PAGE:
It has been suggested that such parishes along the county's eastern edge were originally settled by men moving westward through the forest from Essex and Suffolk. (fn. 22) In early modern times Castle Camps had apparently closer links, economically and socially, with places to the east such as Haverhill and Helions Bumpstead than with the villages further down the Bourne valley. (fn. 23) In 1086 21 peasants and 6 servi were recorded on Aubrey de Vere's manor, (fn. 24) on which there were c. 60 tenants in 1279, when c. 25 others held of Olmstead manor, where there were c. 20 messuages, and 2 or 3 more of Westoe fee. (fn. 25) In 1327 28 men beside the lord paid tax at Castle Camps and 14 possibly at Olmstead. (fn. 26) In 1377 113 adults paid the poll tax (fn. 27) and in 1524 33 people paid the subsidy. (fn. 28) There were 37 householders in the ecclesiastical parish in 1563, (fn. 29) and the manor had c. 35 resident tenants in the 1560s and 41 by 1584. (fn. 30) The population may have grown to over 300 by 1640, but declined thereafter. (fn. 31) There were 185 adults in 1676 (fn. 32) and c. 400 parishioners in 80 families in 1728. (fn. 33) From the late 18th century numbers increased rapidly, reaching 550 by 1811, 734 by 1831, and 949 by 1851. (fn. 34) In the 1860s the population was swollen by 30 families of labourers deriving from and working in Shudy Camps where there was a shortage of cottages. (fn. 35) Thereafter the population declined slowly, partly through emigration, to 891 in 1871 and 713 in 1901, and fell in the 20th century to 505 in 1931 and, after a brief recovery in 1961, to 442 in 1971. (fn. 36)
As in other once heavily wooded areas settlement in Castle Camps consisted of scattered hamlets and farmsteads rather than one nucleated village. In the Middle Ages a group of houses stood in a field north-west of the castle, where one or two buildings survived in 1618 (fn. 37) and earthworks still mark the site. (fn. 38) The hamlet of Olmstead lay by the three-acre green recorded in 1279, (fn. 39) and several tenants of the earl of Oxford still dwelt around it c. 1450 and perhaps c. 1536. (fn. 40) After 1600 only Olmstead Green and Olmstead Hall farms and one or two dependent cottages survived. (fn. 41) In 1885 the place contained only four dwellings with 20 inhabitants. (fn. 42) Westoe, where the demesne lay in one block, had probably never contained more than the manor-house, to which a separate farmstead was added by 1800. (fn. 43) The main settlements in the parish were probably already in the 15th century, as in the 20th, at Camps Green and Camps End, lying off roads from Cambridge which forked to run north and south of the earl of Oxford's park. (fn. 44) East and west of each hamlet lay the small, mostly inclosed, fields of the villagers, and between them a belt of several demesne 2/3 mile wide. At Camps Green the houses lay along a wide green running north from the northern road called Broad street. Those east of the green were squeezed against the park pale, and the street was called Park Street by 1450. There were then 21 messuages and 23 cottages held of the manor, while the sites of 6 messuages and 5 cottages lay empty. In 1586 Camps Green probably contained c. 14 houses and 8 cottages, and in 1618 35 buildings. The lord occasionally granted plots of waste there for building cottages, and in the early 17th century other cottages were put up there without the land required by law. (fn. 45)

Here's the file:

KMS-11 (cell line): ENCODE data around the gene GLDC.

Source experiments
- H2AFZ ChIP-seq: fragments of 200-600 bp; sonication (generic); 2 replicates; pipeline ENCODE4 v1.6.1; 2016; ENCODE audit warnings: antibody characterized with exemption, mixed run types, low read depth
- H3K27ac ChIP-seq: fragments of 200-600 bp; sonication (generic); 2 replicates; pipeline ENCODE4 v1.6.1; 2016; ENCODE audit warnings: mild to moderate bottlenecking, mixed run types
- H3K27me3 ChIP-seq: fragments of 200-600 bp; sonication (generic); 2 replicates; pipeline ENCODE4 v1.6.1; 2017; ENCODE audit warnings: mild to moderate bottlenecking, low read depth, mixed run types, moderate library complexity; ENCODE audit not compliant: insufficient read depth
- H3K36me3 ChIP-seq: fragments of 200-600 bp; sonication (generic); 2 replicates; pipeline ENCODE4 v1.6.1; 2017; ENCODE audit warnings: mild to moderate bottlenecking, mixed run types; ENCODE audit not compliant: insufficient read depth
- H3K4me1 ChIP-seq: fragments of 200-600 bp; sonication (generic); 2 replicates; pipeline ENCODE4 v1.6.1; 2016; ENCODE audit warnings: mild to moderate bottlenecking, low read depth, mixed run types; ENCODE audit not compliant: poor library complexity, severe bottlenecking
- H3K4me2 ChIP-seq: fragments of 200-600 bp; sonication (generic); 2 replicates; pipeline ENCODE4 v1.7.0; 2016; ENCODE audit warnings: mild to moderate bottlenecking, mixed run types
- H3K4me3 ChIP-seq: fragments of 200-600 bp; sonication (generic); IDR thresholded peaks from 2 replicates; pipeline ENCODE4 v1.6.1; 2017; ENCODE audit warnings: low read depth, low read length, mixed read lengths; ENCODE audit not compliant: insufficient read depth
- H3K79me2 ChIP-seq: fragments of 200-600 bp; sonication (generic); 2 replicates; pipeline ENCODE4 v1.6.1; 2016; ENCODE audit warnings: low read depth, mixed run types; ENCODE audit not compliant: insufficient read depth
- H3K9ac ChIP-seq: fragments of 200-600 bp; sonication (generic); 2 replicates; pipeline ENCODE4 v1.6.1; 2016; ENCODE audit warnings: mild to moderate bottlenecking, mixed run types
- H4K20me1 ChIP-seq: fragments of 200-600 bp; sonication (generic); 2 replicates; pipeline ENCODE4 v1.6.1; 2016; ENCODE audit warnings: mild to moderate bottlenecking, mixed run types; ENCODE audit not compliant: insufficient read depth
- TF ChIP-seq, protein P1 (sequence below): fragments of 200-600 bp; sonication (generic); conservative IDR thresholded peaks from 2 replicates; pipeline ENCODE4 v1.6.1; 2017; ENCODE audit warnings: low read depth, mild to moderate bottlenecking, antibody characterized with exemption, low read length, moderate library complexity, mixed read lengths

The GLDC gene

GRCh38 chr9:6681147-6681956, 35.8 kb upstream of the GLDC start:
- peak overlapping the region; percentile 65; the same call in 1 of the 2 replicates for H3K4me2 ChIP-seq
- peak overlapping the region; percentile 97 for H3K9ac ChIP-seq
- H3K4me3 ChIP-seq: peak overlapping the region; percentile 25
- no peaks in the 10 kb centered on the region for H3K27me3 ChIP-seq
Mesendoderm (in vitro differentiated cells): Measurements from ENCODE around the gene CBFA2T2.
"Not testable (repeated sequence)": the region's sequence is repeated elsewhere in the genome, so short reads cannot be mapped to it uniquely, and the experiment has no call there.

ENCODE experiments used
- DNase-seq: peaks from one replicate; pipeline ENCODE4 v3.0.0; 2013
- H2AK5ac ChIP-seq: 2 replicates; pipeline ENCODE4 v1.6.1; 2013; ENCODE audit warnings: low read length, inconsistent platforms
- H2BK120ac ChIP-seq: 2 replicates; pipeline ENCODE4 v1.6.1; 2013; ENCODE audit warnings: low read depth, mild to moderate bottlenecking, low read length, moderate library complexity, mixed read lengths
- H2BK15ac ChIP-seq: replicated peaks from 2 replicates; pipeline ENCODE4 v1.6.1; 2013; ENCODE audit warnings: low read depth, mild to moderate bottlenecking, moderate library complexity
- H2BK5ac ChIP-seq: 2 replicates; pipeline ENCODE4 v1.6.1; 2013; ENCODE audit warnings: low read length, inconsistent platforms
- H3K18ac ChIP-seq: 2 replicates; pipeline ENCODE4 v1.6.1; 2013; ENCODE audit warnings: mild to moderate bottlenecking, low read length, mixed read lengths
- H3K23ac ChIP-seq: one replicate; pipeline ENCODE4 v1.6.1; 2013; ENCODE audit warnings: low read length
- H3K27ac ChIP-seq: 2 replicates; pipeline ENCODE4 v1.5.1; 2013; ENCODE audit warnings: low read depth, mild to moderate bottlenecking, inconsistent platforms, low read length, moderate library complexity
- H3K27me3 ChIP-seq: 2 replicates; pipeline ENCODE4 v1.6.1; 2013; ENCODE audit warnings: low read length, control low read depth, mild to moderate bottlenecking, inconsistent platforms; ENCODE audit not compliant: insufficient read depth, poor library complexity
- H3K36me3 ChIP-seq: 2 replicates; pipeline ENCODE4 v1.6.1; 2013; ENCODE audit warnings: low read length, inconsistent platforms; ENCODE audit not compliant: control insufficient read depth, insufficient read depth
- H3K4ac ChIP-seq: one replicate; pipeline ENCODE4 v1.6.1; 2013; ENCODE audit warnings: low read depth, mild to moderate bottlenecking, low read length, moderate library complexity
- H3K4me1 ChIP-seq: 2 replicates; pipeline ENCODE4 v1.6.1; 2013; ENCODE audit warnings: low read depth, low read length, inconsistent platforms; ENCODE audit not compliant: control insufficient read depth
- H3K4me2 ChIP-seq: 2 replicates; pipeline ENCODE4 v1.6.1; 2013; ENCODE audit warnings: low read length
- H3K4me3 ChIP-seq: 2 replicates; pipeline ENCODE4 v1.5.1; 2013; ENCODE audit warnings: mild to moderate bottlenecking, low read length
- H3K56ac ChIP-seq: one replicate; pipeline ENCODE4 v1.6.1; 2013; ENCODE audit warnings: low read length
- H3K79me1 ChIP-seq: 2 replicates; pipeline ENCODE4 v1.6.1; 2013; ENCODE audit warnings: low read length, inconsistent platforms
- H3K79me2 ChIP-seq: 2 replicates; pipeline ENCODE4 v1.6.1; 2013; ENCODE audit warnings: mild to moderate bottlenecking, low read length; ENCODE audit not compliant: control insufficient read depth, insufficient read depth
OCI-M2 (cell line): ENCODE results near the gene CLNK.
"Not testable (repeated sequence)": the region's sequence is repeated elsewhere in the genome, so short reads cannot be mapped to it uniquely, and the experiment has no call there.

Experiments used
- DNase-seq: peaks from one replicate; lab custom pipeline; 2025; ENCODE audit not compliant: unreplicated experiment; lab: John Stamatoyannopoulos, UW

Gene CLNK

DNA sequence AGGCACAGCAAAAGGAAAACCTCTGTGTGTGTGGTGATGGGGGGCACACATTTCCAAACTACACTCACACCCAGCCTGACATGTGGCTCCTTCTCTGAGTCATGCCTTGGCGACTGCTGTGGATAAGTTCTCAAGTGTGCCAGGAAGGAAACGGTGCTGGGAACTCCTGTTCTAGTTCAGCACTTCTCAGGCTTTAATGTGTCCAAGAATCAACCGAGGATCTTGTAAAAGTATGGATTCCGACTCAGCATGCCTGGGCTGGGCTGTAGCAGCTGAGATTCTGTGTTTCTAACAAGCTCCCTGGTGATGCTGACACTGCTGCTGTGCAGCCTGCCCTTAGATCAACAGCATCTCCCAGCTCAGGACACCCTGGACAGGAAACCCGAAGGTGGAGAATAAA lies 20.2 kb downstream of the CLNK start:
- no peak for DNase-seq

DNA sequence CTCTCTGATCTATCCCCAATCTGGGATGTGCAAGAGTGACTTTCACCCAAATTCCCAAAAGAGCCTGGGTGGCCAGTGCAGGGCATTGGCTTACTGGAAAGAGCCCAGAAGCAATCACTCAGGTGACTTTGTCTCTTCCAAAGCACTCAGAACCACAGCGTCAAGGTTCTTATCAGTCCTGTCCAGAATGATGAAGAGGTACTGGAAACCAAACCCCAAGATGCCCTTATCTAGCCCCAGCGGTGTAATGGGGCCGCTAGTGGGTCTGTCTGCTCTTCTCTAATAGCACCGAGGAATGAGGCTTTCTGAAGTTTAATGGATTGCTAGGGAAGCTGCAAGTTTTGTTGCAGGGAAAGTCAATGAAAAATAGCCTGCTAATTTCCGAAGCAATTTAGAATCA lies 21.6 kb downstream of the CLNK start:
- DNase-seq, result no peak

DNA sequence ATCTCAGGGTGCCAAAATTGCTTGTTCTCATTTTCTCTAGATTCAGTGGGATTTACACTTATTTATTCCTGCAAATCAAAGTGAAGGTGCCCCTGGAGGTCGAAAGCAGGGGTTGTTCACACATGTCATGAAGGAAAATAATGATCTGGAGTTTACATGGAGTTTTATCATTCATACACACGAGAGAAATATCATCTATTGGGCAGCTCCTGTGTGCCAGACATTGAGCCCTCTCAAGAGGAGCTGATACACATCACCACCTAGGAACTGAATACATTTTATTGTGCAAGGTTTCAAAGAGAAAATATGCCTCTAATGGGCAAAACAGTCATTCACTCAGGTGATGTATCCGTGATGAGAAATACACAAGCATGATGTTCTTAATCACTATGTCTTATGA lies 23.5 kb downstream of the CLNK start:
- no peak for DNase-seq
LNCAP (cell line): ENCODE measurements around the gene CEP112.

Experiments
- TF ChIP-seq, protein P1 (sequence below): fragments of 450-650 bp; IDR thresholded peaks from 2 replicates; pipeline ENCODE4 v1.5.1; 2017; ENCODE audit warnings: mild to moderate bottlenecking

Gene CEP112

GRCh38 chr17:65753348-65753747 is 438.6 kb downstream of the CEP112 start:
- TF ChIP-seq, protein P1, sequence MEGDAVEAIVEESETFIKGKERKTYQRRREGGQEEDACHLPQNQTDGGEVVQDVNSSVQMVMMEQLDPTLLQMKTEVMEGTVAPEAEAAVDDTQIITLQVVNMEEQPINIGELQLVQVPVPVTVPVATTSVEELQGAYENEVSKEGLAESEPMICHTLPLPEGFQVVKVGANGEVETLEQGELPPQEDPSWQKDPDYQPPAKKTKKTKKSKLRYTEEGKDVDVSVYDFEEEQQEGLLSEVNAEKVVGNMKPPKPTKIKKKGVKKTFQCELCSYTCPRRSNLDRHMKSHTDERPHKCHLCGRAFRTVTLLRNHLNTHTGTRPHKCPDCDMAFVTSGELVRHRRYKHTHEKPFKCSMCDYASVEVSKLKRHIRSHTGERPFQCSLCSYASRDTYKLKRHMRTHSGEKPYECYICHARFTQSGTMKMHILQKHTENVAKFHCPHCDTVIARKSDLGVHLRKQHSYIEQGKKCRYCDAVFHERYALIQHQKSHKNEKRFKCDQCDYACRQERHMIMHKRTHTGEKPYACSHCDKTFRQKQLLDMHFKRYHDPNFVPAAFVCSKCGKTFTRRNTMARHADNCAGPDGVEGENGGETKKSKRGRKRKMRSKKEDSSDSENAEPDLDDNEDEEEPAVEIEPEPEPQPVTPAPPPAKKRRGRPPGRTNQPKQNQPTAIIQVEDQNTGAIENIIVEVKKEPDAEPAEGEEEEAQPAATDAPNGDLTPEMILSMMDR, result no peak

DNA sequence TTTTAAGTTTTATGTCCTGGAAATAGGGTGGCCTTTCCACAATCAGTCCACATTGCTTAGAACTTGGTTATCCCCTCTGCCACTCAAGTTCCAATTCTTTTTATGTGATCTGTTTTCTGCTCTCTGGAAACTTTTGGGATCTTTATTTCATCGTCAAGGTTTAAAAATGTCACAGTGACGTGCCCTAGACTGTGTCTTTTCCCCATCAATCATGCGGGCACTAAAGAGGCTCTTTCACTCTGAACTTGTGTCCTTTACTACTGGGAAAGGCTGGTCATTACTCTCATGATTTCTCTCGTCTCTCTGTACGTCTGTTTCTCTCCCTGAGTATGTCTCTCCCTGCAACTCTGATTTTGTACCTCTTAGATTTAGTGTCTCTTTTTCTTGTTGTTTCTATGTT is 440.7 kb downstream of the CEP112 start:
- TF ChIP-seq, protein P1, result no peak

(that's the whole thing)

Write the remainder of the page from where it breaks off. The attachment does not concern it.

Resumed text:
The smaller settlement called Camps End lay by a cross-roads east of Langley wood and along the road running east from it called by 1586 the Netherstreet way. There were 6 messuages and 3 cottages there in 1586, and 13 buildings in 1618. Further east stood single farmsteads, such as Parkin's and Browning's farms, the latter mentioned in 1586, (fn. 46) where traditional timber-framed farm-houses, probably 17th-century, survived in 1975. There were c. 70 dwellings in the parish under Charles II (fn. 47) and 74 houses in 1801, when 2 or 3 families were sometimes crowded into each. (fn. 48) A few houses of the 18th century or earlier survive at Camps Green, including one 17th-century one east of the school with a central gable, but there are many one-storey cottages of c. 1800, timber-framed and plastered, and some still thatched. Several were built on encroachments made since the 16th century on the green, of which only two fragments survived in 1975. Of 207 dwellings in the parish in 1851 only c. 45 stood at Camps End, and almost 140 at Camps Green. (fn. 49) By 1881 35 houses stood empty, and there were only 155 inhabited houses by 1931, and 187 in 1961. (fn. 50) The mid 20th century saw little new building in the parish except for a few council houses built before 1956, mostly at Camps Green. (fn. 51)